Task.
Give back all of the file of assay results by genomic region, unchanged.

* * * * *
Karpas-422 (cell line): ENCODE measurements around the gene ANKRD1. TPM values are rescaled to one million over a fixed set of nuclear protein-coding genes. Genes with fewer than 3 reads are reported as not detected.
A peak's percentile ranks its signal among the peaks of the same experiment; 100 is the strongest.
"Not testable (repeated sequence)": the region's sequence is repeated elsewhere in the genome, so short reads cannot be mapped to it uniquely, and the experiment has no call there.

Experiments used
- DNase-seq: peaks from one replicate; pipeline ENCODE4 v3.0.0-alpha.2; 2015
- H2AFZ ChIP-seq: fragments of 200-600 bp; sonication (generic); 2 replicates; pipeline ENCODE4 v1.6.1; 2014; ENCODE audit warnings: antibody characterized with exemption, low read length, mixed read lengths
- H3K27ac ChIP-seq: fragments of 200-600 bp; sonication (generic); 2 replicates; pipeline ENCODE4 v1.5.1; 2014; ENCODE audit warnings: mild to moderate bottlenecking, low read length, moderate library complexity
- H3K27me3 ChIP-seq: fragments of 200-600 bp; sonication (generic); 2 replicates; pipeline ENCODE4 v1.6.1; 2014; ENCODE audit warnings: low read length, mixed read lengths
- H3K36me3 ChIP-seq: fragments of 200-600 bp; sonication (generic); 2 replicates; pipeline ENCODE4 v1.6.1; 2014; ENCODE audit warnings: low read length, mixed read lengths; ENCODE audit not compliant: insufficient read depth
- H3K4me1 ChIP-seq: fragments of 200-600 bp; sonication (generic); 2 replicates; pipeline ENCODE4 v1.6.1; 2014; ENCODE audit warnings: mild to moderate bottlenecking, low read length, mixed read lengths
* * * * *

Karpas-422 (cell line): ENCODE measurements around the gene ANKRD1. TPM values are rescaled to one million over a fixed set of nuclear protein-coding genes. Genes with fewer than 3 reads are reported as not detected.
A peak's percentile ranks its signal among the peaks of the same experiment; 100 is the strongest.
"Not testable (repeated sequence)": the region's sequence is repeated elsewhere in the genome, so short reads cannot be mapped to it uniquely, and the experiment has no call there.

Experiments used
- DNase-seq: peaks from one replicate; pipeline ENCODE4 v3.0.0-alpha.2; 2015
- H2AFZ ChIP-seq: fragments of 200-600 bp; sonication (generic); 2 replicates; pipeline ENCODE4 v1.6.1; 2014; ENCODE audit warnings: antibody characterized with exemption, low read length, mixed read lengths
- H3K27ac ChIP-seq: fragments of 200-600 bp; sonication (generic); 2 replicates; pipeline ENCODE4 v1.5.1; 2014; ENCODE audit warnings: mild to moderate bottlenecking, low read length, moderate library complexity
- H3K27me3 ChIP-seq: fragments of 200-600 bp; sonication (generic); 2 replicates; pipeline ENCODE4 v1.6.1; 2014; ENCODE audit warnings: low read length, mixed read lengths
- H3K36me3 ChIP-seq: fragments of 200-600 bp; sonication (generic); 2 replicates; pipeline ENCODE4 v1.6.1; 2014; ENCODE audit warnings: low read length, mixed read lengths; ENCODE audit not compliant: insufficient read depth
- H3K4me1 ChIP-seq: fragments of 200-600 bp; sonication (generic); 2 replicates; pipeline ENCODE4 v1.6.1; 2014; ENCODE audit warnings: mild to moderate bottlenecking, low read length, mixed read lengths